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Biden Extends Student Loan Payment Pause, Erases Default Status for Millions

Progressives have advocated for Biden to move borrowers out of default – or, better yet, to cancel student debt.

President Joe Biden gestures as he delivers remarks in the South Court Auditorium on March 30, 2022, in Washington, D.C.

On Wednesday, President Joe Biden officially announced that his administration will be extending the student loan payment pause and erasing default status for millions of borrowers so that they can get a “fresh start” when payments eventually restart.

The administration will extend the pause through the end of August, Biden announced. “I know folks were hit hard by this pandemic. And though we’ve come a long way in the last year, we’re still recovering from the economic crisis it caused,” he said. “This continued pause will help Americans breathe a little easier as we recover and rebuild from the pandemic.”

The Education Department announced that it will also be moving borrowers out of default, which could ease financial burdens and uncertainty for millions. There are currently over 7 million student loan borrowers in default, according to the agency’s data.

Progressive lawmakers had previously advocated for the elimination of default status for these borrowers, saying that the measure was a step that Biden could take to relieve pressure and confusion for individuals who are in debt. They said that the Education Department could legally do so because of debt relief provisions in the CARES Act.

But progressives’ ultimate goal is for Biden to cancel student debt — preferably all of it, some lawmakers and advocates say.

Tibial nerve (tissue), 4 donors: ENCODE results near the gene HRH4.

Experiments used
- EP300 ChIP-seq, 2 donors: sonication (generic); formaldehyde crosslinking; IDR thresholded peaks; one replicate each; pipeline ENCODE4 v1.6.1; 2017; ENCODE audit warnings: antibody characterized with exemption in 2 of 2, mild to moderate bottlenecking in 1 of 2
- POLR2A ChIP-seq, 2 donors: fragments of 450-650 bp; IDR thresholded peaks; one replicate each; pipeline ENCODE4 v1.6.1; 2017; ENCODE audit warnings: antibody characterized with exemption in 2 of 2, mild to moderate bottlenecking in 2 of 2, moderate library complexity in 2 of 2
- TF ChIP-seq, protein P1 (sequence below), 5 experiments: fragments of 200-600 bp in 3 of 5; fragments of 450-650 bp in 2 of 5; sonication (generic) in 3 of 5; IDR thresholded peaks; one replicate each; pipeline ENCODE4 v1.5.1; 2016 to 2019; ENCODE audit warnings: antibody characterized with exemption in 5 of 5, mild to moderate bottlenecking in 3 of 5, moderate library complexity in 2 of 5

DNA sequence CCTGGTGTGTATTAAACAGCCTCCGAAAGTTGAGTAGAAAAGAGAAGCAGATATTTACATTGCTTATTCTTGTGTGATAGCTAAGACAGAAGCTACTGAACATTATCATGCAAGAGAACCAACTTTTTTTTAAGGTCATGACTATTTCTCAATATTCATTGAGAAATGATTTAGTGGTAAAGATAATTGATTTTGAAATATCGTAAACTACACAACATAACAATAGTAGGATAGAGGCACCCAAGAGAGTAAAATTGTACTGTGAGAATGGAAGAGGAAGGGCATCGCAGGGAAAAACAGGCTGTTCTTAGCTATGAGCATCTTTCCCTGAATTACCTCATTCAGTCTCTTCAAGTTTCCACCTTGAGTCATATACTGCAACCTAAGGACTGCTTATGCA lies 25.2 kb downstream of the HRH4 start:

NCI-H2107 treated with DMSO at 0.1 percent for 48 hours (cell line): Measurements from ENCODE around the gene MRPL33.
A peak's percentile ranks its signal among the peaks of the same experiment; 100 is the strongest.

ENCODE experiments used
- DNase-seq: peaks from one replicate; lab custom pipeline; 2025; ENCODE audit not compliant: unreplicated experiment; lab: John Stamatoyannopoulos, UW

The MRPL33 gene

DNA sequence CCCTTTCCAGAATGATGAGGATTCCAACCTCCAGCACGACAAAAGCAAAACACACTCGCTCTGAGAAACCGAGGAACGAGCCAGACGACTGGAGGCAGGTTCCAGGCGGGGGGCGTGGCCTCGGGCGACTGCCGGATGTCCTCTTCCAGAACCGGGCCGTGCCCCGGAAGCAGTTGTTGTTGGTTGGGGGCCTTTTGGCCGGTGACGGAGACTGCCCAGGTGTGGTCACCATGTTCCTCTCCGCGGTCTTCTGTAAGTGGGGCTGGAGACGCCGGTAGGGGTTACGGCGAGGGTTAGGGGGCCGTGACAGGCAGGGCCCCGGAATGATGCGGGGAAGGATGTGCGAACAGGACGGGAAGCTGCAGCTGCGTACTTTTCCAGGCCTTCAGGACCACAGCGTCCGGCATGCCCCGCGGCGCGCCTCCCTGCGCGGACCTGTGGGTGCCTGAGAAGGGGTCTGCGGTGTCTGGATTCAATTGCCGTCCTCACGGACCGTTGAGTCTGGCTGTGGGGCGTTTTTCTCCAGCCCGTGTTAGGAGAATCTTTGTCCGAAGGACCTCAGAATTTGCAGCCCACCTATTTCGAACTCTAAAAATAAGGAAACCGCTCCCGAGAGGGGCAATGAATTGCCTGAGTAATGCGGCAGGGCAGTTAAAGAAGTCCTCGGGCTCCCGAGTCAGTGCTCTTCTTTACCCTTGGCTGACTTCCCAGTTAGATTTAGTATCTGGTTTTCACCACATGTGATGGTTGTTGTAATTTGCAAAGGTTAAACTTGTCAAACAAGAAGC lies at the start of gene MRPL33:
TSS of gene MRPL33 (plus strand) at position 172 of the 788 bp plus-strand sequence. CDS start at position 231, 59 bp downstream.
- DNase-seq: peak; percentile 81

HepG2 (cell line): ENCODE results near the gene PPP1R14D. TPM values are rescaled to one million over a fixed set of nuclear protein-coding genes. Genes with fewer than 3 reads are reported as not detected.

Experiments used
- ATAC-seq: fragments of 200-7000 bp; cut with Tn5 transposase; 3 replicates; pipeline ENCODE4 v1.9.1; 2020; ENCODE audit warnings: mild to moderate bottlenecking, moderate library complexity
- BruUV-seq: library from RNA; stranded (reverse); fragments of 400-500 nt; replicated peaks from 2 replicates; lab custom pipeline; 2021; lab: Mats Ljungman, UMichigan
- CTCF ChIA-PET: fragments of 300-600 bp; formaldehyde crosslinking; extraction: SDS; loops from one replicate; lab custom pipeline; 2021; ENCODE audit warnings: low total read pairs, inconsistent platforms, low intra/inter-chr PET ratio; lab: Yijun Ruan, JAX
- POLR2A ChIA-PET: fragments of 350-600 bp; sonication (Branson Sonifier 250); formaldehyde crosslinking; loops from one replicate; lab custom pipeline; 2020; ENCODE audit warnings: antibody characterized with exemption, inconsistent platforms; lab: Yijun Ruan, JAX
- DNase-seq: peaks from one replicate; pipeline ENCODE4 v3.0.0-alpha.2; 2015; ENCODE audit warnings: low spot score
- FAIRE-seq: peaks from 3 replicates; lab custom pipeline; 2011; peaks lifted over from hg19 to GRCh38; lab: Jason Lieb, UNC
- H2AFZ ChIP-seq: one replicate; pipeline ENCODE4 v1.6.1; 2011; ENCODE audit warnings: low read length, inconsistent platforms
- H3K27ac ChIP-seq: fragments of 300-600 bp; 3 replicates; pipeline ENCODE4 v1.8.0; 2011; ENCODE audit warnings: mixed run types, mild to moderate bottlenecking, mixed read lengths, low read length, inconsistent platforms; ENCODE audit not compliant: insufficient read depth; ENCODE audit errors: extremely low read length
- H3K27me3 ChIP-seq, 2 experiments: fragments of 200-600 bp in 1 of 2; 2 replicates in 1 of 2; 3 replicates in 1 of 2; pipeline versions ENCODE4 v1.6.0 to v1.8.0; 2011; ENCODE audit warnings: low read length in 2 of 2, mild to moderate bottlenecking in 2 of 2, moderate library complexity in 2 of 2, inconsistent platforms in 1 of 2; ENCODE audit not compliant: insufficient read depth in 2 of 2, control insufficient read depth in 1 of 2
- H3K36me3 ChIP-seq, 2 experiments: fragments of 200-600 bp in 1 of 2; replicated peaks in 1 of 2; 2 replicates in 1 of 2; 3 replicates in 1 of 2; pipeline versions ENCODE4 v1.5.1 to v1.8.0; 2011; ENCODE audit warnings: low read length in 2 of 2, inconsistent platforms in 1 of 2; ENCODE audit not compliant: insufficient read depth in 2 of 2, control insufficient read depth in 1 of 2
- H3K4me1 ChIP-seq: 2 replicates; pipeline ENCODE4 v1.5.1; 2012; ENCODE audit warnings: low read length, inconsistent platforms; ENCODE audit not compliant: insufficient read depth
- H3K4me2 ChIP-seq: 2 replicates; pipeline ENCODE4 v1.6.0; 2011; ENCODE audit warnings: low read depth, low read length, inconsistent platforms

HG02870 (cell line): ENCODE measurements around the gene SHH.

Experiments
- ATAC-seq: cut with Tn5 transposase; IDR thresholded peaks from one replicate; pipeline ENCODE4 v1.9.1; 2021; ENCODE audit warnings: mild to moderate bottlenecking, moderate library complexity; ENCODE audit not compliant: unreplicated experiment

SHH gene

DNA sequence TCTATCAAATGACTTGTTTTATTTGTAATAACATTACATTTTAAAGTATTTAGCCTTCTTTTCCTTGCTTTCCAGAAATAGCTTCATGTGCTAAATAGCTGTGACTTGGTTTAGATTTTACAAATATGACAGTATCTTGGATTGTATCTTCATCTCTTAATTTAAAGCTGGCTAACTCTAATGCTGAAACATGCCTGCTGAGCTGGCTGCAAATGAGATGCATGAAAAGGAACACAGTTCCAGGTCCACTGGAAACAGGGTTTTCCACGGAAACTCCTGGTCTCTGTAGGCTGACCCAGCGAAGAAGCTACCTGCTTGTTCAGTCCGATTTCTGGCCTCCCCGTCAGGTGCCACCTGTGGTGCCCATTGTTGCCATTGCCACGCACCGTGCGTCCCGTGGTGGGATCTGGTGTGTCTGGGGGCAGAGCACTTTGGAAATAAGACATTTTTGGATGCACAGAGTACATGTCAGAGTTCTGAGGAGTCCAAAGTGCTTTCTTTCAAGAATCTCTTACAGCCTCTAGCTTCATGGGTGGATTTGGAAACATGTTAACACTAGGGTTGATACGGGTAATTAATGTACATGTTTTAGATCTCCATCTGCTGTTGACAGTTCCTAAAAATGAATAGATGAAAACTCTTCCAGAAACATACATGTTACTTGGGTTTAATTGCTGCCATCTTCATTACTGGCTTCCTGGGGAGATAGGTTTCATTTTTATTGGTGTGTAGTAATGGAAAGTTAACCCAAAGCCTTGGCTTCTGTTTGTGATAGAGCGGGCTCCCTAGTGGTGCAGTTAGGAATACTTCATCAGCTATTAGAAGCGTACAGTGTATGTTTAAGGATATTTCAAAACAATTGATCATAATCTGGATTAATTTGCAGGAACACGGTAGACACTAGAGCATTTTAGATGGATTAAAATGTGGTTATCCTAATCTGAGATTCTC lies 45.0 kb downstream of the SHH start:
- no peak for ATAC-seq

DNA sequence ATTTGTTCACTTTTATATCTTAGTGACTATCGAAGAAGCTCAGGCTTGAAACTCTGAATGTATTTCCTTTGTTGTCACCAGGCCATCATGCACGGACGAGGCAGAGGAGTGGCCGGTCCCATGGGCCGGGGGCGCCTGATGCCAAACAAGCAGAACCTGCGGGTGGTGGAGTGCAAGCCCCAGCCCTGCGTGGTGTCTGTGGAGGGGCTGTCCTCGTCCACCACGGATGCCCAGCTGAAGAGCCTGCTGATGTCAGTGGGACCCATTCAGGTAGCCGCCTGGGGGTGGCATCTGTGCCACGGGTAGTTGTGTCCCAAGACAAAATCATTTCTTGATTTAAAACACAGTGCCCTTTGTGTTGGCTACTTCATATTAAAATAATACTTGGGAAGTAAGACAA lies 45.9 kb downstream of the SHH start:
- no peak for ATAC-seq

Biden’s announcement prompted an explosion of calls for him to cancel student debt. On the campaign trail, he promised to cancel $10,000 worth of loans for every borrower, but he has refused to follow up on that pledge over a year into his presidency, despite progressive lawmakers’ and advocates’ warnings that his failure to do so will jeopardize Democrats’ chances of winning seats in Congress this fall.

“With costs rising, the last thing working people need right now is another costly monthly payment. Now is the time to finish the job and cancel student debt,” the Congressional Progressive Caucus wrote on Twitter. The lawmakers noted that student debt disproportionately affects Black and Brown people and is also a huge burden on seniors.

Sen. Elizabeth Warren (D-Massachusetts), a leader in Congress on the issue of student debt, praised the extension but called on the president to do more. Warren has previously urged Biden to cancel up to $50,000 of debt per borrower, noting the vast economic impacts that borrowers suffer under the weight of student loans.

“Last week, my colleagues and I led nearly 100 Members of Congress in urging [President Biden] to extend the federal student loan payment pause and today the President heeded our calls,” she said. “This extension is critical, but now is the time for the President to use his authority to #CancelStudentDebt.”

Many debt advocates brought up a 2020 tweet from Biden’s official campaign account saying that he would cancel a minimum of $10,000 of student debt if elected.

The Debt Collective, which has been advocating for Biden to eliminate student debt, said that the pause extension is just a bandaid for the problem, which will always loom as long as student debts aren’t canceled. On Monday, the group rallied in front of the Department of Education to encourage Biden to sign an executive order canceling all federal student debt.

“Now, millions of families will be able to keep billions of dollars in their pockets — a testament to the collective power of debtors,” said Braxton Brewington, Debt Collective spokesperson. “But instead of pushing pause on the student debt crisis every few months — kicking the can down the road — President Biden should actually solve the crisis by picking up his pen and canceling student debt.”